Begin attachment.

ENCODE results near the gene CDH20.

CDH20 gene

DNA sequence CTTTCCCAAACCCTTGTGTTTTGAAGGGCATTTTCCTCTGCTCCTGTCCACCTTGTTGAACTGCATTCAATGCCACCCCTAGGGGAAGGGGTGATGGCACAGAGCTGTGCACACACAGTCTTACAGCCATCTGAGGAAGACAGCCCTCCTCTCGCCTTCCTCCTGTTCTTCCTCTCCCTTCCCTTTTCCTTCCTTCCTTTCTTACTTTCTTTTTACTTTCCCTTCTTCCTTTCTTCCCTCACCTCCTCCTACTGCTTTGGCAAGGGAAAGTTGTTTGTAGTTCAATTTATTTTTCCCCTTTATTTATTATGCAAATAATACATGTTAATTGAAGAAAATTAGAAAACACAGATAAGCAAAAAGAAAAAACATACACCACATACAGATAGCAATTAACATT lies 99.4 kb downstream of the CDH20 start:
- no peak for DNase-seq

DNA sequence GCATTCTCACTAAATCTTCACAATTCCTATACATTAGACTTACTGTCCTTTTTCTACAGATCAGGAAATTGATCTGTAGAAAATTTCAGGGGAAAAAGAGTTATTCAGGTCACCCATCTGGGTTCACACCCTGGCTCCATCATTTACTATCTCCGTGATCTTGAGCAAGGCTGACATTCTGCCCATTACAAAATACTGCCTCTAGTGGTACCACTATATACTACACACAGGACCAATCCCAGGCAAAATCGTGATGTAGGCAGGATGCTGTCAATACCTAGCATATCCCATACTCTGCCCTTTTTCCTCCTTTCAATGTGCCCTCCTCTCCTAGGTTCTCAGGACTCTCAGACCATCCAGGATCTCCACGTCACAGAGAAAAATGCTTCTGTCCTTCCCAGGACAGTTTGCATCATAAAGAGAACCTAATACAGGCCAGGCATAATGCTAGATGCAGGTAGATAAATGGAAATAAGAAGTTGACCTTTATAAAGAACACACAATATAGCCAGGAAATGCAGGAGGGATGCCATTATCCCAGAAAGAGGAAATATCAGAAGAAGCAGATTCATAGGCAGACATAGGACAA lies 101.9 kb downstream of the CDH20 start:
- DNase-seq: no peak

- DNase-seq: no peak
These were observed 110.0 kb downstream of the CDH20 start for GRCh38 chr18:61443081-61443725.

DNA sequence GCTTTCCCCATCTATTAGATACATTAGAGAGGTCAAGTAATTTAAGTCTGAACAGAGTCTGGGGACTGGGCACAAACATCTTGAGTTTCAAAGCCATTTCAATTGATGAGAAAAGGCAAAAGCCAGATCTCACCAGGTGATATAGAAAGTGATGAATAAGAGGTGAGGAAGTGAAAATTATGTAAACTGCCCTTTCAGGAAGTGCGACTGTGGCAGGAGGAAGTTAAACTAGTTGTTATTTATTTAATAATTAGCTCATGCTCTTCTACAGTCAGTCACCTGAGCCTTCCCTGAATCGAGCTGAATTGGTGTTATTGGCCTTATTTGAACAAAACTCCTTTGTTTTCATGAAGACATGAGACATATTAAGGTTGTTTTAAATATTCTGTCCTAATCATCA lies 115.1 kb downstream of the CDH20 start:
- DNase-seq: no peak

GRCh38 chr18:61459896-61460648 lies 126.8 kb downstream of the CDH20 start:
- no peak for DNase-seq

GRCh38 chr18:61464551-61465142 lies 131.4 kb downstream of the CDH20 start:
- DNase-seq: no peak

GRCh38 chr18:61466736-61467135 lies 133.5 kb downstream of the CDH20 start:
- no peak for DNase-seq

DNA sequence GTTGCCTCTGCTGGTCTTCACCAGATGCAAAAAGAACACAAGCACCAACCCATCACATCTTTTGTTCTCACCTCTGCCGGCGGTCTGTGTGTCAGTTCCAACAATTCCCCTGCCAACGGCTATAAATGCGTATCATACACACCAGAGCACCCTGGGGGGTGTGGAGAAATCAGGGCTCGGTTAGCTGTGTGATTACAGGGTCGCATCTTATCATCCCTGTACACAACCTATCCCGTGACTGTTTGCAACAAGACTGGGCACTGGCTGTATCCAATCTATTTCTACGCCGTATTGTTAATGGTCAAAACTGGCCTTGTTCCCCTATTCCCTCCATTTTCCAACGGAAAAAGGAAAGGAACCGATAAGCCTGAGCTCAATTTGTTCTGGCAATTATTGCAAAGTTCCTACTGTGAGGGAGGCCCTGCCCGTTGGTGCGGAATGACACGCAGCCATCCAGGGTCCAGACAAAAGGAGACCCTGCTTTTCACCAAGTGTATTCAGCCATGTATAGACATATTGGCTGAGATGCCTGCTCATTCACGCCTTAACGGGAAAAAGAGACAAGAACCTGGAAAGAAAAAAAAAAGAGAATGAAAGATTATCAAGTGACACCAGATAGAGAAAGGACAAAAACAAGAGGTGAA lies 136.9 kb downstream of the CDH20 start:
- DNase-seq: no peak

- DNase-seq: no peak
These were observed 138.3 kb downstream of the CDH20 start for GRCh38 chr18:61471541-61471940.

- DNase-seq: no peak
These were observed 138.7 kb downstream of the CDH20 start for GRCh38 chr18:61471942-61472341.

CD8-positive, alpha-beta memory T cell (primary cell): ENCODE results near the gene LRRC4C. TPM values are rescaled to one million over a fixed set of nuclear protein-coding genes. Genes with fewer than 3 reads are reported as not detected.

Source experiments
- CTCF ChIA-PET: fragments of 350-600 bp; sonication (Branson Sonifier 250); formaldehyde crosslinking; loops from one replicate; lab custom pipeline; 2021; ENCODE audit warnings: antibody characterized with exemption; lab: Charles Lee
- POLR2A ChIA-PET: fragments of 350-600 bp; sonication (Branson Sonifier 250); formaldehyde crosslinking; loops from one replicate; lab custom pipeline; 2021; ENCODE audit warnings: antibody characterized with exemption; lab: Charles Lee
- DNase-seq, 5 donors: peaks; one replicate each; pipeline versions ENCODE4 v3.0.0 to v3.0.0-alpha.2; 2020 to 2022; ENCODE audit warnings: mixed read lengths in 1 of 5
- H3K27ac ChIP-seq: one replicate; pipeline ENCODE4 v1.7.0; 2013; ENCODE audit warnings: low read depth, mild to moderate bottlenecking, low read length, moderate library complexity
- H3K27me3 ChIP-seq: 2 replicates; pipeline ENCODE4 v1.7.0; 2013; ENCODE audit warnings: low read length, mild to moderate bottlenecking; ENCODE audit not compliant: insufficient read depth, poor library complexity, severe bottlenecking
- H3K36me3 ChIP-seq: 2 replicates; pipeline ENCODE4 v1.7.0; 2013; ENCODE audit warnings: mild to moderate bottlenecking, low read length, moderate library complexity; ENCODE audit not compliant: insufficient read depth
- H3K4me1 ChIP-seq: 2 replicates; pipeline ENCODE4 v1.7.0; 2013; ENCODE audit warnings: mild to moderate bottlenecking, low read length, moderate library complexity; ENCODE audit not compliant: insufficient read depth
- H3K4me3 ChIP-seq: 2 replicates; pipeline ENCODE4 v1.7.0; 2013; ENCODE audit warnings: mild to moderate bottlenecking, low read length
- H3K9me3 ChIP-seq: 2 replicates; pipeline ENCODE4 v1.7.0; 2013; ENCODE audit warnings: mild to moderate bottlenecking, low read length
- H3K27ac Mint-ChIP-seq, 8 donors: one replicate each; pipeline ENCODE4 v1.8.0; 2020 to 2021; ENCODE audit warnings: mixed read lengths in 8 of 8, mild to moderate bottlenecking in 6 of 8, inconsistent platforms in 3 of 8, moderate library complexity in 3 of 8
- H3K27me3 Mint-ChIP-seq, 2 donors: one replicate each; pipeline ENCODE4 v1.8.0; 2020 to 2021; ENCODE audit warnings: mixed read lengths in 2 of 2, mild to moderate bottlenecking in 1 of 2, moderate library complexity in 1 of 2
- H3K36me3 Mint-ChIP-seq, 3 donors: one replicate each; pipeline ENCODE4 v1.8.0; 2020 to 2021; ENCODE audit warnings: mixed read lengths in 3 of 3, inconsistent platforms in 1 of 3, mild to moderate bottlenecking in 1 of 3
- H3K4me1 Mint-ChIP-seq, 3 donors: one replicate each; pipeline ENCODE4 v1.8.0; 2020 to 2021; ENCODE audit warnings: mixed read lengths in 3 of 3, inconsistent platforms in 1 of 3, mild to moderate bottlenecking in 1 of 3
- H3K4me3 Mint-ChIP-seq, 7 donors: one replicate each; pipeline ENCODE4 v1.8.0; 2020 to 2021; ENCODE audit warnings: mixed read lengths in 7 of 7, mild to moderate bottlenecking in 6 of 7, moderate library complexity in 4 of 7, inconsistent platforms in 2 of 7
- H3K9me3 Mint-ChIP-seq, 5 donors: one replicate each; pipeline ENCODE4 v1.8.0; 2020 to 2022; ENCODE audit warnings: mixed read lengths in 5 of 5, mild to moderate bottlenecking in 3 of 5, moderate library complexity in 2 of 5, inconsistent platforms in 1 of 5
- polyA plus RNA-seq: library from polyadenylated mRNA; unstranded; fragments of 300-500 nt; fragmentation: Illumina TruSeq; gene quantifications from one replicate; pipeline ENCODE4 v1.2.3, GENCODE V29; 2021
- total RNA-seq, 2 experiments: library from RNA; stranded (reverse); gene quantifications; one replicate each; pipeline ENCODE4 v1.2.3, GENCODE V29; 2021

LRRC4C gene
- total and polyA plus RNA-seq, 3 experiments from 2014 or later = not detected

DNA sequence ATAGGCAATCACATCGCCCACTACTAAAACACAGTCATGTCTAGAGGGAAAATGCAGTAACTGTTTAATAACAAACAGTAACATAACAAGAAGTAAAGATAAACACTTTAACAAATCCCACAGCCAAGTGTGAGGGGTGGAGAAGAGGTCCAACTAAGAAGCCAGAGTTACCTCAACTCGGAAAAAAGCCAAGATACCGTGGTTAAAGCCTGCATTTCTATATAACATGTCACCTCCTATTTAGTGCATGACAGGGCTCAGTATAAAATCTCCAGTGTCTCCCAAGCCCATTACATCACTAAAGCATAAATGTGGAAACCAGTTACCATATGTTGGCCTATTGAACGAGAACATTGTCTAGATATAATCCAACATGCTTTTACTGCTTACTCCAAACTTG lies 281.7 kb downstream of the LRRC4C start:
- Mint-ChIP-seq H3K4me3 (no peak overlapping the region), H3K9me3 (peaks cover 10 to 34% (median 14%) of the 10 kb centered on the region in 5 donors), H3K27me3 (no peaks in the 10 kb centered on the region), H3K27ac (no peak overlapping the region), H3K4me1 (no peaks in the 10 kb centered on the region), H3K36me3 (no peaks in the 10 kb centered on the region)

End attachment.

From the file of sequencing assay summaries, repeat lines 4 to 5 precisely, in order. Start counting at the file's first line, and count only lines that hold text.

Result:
- no peak for DNase-seq

DNA sequence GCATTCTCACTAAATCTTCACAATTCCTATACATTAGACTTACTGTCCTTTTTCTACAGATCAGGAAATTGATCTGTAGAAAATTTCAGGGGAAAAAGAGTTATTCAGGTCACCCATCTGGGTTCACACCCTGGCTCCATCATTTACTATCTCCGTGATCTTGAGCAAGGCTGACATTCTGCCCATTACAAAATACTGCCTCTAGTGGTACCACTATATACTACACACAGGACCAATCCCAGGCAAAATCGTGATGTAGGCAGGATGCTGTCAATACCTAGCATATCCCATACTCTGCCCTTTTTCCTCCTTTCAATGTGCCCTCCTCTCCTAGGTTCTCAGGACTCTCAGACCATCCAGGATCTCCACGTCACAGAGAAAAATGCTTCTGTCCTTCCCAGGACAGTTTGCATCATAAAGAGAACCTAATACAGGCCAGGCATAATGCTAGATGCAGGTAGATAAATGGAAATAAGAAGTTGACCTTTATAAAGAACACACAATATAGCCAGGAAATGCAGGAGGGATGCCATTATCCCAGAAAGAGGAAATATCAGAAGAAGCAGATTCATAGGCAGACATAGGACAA lies 101.9 kb downstream of the CDH20 start: